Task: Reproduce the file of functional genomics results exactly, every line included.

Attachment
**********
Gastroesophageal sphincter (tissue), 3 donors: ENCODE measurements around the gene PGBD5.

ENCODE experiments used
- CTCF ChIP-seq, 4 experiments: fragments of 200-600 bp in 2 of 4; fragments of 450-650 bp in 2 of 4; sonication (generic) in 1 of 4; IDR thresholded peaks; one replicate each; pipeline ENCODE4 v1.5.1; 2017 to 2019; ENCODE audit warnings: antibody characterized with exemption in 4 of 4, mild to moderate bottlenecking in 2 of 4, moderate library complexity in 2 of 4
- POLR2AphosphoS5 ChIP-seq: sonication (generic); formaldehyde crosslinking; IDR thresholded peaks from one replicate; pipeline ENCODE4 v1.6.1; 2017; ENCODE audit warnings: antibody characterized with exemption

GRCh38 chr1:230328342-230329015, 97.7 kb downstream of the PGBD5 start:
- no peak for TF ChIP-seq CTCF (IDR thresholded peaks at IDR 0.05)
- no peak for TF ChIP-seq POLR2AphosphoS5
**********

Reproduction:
Gastroesophageal sphincter (tissue), 3 donors: ENCODE measurements around the gene PGBD5.

ENCODE experiments used
- CTCF ChIP-seq, 4 experiments: fragments of 200-600 bp in 2 of 4; fragments of 450-650 bp in 2 of 4; sonication (generic) in 1 of 4; IDR thresholded peaks; one replicate each; pipeline ENCODE4 v1.5.1; 2017 to 2019; ENCODE audit warnings: antibody characterized with exemption in 4 of 4, mild to moderate bottlenecking in 2 of 4, moderate library complexity in 2 of 4
- POLR2AphosphoS5 ChIP-seq: sonication (generic); formaldehyde crosslinking; IDR thresholded peaks from one replicate; pipeline ENCODE4 v1.6.1; 2017; ENCODE audit warnings: antibody characterized with exemption

GRCh38 chr1:230328342-230329015, 97.7 kb downstream of the PGBD5 start:
- no peak for TF ChIP-seq CTCF (IDR thresholded peaks at IDR 0.05)
- no peak for TF ChIP-seq POLR2AphosphoS5